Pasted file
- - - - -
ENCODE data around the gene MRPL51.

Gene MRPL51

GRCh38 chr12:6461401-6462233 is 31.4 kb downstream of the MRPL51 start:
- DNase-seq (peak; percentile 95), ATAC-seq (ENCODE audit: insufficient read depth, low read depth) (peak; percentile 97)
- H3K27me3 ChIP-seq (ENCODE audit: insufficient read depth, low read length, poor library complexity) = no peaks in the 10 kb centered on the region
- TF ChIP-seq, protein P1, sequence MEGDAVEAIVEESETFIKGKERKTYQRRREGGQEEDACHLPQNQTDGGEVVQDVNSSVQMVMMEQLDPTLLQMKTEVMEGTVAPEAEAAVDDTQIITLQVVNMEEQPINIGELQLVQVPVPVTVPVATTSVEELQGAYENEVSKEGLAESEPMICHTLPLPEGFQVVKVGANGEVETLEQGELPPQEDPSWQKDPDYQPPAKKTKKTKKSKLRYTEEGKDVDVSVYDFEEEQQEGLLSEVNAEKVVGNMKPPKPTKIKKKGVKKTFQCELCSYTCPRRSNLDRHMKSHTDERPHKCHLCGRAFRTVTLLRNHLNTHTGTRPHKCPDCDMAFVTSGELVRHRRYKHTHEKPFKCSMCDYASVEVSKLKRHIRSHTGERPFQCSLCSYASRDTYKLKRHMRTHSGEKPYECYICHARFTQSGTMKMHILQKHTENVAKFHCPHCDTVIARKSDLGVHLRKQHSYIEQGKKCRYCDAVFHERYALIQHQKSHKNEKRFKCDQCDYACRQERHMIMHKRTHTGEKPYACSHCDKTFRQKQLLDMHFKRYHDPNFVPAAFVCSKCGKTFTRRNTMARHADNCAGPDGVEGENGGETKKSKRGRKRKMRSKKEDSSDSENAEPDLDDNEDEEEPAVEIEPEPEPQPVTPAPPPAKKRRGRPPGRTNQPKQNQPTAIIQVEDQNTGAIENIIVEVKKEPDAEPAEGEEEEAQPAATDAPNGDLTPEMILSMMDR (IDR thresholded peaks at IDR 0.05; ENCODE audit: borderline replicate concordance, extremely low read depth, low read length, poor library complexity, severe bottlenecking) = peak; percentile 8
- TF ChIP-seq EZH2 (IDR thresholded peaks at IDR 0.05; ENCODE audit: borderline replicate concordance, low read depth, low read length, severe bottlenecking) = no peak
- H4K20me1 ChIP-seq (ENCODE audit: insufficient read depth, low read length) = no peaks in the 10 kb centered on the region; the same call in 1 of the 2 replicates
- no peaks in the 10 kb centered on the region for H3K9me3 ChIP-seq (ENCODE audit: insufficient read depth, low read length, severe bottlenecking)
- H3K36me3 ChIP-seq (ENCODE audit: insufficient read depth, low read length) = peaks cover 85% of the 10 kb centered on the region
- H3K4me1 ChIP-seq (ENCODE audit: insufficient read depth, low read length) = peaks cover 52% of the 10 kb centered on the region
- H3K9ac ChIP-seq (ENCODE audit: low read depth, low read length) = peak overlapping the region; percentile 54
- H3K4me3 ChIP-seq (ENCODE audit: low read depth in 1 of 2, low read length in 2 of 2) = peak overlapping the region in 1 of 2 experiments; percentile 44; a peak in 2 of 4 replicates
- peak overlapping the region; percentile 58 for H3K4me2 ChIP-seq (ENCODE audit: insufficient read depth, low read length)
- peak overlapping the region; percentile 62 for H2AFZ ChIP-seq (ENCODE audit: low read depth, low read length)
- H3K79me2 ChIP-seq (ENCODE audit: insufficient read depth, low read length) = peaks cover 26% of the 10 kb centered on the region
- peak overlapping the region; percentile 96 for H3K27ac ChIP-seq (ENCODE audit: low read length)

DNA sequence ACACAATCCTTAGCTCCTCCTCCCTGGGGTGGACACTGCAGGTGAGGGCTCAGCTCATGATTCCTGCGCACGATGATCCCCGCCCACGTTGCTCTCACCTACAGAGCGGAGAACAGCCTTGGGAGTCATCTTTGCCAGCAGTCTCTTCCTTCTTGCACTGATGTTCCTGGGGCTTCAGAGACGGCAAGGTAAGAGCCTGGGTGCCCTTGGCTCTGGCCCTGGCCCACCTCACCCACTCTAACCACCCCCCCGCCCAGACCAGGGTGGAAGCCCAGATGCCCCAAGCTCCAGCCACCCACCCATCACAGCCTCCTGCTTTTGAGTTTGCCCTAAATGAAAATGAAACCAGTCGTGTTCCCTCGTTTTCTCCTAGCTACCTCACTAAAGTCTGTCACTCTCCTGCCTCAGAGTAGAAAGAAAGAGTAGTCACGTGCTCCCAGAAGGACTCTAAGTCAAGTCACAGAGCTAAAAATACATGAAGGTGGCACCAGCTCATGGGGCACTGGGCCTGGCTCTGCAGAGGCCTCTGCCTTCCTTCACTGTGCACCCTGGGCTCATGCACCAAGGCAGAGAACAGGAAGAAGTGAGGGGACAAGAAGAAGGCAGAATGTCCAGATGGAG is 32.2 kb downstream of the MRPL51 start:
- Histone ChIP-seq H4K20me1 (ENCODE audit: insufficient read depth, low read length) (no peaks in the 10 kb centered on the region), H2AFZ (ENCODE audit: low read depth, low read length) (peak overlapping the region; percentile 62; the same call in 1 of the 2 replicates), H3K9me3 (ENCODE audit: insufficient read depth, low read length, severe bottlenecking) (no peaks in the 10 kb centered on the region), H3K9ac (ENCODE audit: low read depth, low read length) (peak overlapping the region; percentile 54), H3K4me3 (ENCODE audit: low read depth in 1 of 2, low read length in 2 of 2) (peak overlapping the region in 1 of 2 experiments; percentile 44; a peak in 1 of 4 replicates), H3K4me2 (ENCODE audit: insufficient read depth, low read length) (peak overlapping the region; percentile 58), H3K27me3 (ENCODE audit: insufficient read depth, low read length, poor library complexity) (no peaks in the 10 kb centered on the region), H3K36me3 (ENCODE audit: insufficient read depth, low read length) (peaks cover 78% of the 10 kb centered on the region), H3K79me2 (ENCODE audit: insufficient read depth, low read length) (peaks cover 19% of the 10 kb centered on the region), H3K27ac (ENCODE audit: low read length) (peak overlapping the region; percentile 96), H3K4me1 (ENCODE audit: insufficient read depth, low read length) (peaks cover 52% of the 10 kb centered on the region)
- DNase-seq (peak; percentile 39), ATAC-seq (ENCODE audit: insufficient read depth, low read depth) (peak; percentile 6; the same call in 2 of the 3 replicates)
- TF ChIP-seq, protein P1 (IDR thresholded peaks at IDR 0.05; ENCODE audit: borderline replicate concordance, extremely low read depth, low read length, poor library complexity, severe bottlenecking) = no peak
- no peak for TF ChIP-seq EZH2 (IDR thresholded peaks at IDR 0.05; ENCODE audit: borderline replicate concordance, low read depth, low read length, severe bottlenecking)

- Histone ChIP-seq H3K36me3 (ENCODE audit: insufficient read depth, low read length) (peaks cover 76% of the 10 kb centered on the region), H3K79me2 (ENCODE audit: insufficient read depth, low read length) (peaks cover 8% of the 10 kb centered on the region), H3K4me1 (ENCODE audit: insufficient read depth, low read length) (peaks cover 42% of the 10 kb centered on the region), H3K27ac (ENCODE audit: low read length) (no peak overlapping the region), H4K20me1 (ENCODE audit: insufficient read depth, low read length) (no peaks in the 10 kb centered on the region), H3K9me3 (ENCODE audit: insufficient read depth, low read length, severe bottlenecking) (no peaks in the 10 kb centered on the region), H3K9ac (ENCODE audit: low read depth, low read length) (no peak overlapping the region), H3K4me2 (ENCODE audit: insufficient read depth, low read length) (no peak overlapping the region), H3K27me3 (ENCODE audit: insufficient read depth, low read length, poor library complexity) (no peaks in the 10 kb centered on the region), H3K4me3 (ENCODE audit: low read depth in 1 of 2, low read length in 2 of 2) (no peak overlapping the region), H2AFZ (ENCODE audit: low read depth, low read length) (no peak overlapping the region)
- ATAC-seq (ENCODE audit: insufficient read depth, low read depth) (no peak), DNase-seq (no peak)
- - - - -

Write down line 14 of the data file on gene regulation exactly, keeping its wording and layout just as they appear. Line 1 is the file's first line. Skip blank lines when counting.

- peak overlapping the region; percentile 58 for H3K4me2 ChIP-seq (ENCODE audit: insufficient read depth, low read length)